“Enough, Deacon Fox! We agreed that we would make you one of us, when you were ready, but your attitude bears out the lack of progress you have made to curb the chaos of the flesh and bring yourself into order. There are those in Hell that feel your progress has been less than exemplary. You buy yourself time in this realm as a puzzle guardian, but know that if you fail to discipline the flesh by the time your end comes, there are those eagerly awaiting to test and bring order to the chaos of the flesh that embodies you.”
“Whoa, whoa, whoa there. Let’s not get too excited. OK? The deal we’ve got going is a good one. I distribute your little boxes and ultimately bring you souls. The fee for my little service here is for you to make me one of you. Let’s not let my passions…”
“Your passions threaten to be your undoing, Deacon Fox. If you bring out what is within you, what is within you will save you. If you do not bring out what is within you, what is within you will destroy you.”
Deacon shrank a little within himself. Perhaps he’d pushed this one too far. Deacon got a momentary faraway look in his eye as he sought a way to placate and reason with this Cenobite.
“Well, what about that guy — that doctor — the one who killed all those nurses? I found him for you and got him the puzzle and now he’s your, right? I got him the box just in time, and now he’s yours. And all the other ones got was his kidney, right? That’s gotta count for something, right?”
“Unlike you, Deacon Fox, the good doctor had a finely honed sense of order. Yet like you, he too was a slave to the yearnings of his flesh and this was his undoing. In Hell he travels the road most arduous in search of his salvation – the Path of Pain. But he is not beyond redemption. He lacks focus when it comes to the desires of the flesh, but in Hell he will find new purpose or new purpose will find him.”
Deacon Fox did not want to contemplate what that meant.
“Find what is within you Deacon Fox, and what is within you will save you.”
The computer behind Deacon chimed merrily and said, “You have mail.” Like Pavlov’s dog Deacon looked over his shoulder at the monitor.
“Fail to find what is within you and what is within you will destroy you, Deacon Fox.”
Hearing his name he looked back, but it was gone. “Betrayed by my own flesh …” he thought, “… again.”
Deacon Fox turned his chair back around just in time to see five hooks flying forward out from the screen. They tore into his flesh and dragged him forward out of this seat, blood streaming from the wounds, face crashing into the monitor.
“Eyaah!” he shouted, suddenly awaking and sitting bolt upright, the flesh of his face still imprinted with the keys of his keyboard. On his screen the ornately crafted box slowly rotated and below it a black and yellow striped bar, with the words AUCTION CLOSED knocked out in white, stretched across the screen. Superimposed on this was a message from his email program - You Have New Mail! According to the time on the clock it was now 3:33 a.m..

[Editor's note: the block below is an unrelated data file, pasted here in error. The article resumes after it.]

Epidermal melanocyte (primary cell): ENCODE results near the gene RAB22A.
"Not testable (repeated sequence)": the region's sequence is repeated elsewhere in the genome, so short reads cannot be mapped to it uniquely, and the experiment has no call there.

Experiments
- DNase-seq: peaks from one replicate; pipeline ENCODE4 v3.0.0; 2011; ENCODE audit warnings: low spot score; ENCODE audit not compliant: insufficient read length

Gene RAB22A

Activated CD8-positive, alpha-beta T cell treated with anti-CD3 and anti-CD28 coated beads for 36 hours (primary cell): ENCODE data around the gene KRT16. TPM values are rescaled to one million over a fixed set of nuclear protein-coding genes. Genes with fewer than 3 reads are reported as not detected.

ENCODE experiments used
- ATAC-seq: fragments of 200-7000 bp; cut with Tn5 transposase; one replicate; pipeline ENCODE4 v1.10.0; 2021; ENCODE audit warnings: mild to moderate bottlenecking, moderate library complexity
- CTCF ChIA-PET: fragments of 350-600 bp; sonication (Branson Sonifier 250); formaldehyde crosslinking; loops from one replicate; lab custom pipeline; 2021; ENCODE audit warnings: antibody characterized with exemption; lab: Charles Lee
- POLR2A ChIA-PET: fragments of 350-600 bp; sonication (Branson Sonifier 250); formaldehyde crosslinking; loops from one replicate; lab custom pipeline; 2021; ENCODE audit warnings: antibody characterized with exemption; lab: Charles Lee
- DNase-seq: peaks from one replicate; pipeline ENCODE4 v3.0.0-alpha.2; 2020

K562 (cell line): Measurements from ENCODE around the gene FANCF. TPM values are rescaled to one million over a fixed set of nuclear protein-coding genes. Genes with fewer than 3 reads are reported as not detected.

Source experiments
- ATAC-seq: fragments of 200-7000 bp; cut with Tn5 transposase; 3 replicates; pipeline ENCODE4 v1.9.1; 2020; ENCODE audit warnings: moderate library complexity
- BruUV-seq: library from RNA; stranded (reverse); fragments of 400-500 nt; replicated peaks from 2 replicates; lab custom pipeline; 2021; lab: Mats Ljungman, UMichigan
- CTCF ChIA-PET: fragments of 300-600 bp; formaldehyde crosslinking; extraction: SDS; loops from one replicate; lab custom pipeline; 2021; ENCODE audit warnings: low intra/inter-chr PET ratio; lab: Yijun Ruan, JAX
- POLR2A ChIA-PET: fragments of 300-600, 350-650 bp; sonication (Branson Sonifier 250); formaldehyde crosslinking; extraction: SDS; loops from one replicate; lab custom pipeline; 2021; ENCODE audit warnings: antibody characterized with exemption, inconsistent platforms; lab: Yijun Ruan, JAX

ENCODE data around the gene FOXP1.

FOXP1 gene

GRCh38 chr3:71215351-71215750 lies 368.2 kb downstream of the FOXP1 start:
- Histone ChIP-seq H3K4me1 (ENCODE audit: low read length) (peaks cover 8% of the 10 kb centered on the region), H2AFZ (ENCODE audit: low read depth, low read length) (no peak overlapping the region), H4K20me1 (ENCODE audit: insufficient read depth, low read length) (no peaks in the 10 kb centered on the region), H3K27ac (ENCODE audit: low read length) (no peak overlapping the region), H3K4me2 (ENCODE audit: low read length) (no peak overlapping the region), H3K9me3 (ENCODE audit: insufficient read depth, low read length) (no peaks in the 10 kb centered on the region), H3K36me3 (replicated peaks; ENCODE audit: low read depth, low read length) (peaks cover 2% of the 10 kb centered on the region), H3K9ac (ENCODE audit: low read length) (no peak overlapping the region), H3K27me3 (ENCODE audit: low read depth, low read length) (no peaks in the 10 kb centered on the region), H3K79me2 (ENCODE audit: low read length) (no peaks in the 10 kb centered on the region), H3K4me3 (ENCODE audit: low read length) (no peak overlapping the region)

Deacon lifted his coffee cup to his lips but found it empty. What he really wanted was a cigarette, and maybe a little more black beauty in his coffee. “Screw the cigarette,” he said. “Gotta curb the yearnings of the flesh.” He got up and went to the kitchen and set about brewing another pot of coffee.
Jonathan Saxby read the message on his screen and couldn’t believe his luck. Superimposed on the screen bearing an image of a rotating ornately crafted box with a black and yellow striped bar with the words “AUCTION CLOSED” knocked out in white letters was a pop-up screen with the message: “Congratulation Saxman. You are the successful bidder for Lot 666. Please proceed to checkout to confirm delivery instructions for your item. As per your instructions the bid of $1,248.00 has been debited from your account and has been transferred to the charity of your choice: ‘The Missing Children’s Foundation.’”
Jonathan printed the screen as a memento of his success and pinned it to the corkboard above his desk. He next inspected the financial transaction, confirmed the shipping instructions and concluded the order by pressing “OK”. Next he printed the record of order screen that followed and filed it with his other online purchases. “A place for everything,” he said to himself.
He then shut down his computer and made for the bathroom. He retrieved the toothpaste from where it lay between his hair brush and his toothbrush, squeezed out a line of paste with a perfect curly-cue at the end, and capped it. He brushed his teeth for two minutes in a soft and massaging manner, in swirls and strokes away from his gums. He filled the rinse glass with water that was neither warm nor cold, swished with a mouthful and spat out into the sink. He then rinsed his toothbrush under the running water, emptied his glass rinsing the sink, refilled it to the half-way mark and drank the water down. He then turned off the tap and set his glass down where it came from, the toothbrush where it came from beside the toothpaste and then turned the taps again as final drop of water came loose and fell into the sink and splattered. He surveyed the hairbrush, toothpaste and toothbrush and adjusted them so they were straight, in parallel rows, and as he did so he said to himself, “And everything in its place.”
After attending to his comfort he switched off the light in the bathroom, walked to the bedroom and slipped between the sheets in a sitting position. He reached over and turned off the light, slid down into the bed, and within minutes, into a peaceful slumber.